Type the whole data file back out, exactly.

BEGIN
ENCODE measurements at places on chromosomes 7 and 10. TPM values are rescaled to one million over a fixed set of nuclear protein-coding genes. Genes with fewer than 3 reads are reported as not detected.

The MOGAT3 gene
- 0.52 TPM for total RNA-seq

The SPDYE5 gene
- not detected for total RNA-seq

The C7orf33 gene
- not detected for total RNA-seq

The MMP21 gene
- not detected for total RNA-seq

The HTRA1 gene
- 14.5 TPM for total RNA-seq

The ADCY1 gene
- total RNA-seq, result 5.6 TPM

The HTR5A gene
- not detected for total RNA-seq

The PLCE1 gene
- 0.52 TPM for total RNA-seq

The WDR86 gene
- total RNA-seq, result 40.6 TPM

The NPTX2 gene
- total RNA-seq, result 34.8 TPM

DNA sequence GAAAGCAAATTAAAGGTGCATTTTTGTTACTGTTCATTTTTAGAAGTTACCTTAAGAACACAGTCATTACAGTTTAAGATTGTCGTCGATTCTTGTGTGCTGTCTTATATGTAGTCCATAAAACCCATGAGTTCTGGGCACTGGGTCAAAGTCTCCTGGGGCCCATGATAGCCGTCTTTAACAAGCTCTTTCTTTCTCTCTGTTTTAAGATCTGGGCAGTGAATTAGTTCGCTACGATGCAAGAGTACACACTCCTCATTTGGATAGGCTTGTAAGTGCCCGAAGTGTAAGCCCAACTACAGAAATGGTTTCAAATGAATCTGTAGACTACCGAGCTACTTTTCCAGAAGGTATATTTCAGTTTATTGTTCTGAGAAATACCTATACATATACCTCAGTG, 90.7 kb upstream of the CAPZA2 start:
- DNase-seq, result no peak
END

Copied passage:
ENCODE measurements at places on chromosomes 7 and 10. TPM values are rescaled to one million over a fixed set of nuclear protein-coding genes. Genes with fewer than 3 reads are reported as not detected.

The MOGAT3 gene
- 0.52 TPM for total RNA-seq

The SPDYE5 gene
- not detected for total RNA-seq

The C7orf33 gene
- not detected for total RNA-seq

The MMP21 gene
- not detected for total RNA-seq

The HTRA1 gene
- 14.5 TPM for total RNA-seq

The ADCY1 gene
- total RNA-seq, result 5.6 TPM

The HTR5A gene
- not detected for total RNA-seq

The PLCE1 gene
- 0.52 TPM for total RNA-seq

The WDR86 gene
- total RNA-seq, result 40.6 TPM

The NPTX2 gene
- total RNA-seq, result 34.8 TPM

DNA sequence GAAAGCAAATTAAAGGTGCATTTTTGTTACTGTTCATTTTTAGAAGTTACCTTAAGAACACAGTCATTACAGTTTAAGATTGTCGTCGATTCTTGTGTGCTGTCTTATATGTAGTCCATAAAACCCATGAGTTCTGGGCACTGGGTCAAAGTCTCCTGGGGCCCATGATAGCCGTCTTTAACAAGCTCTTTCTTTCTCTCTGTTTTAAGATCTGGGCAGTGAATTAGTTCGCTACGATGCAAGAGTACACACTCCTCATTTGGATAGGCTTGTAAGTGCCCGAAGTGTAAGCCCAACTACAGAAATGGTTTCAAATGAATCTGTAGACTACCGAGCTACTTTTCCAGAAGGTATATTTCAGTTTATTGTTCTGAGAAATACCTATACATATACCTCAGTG, 90.7 kb upstream of the CAPZA2 start:
- DNase-seq, result no peak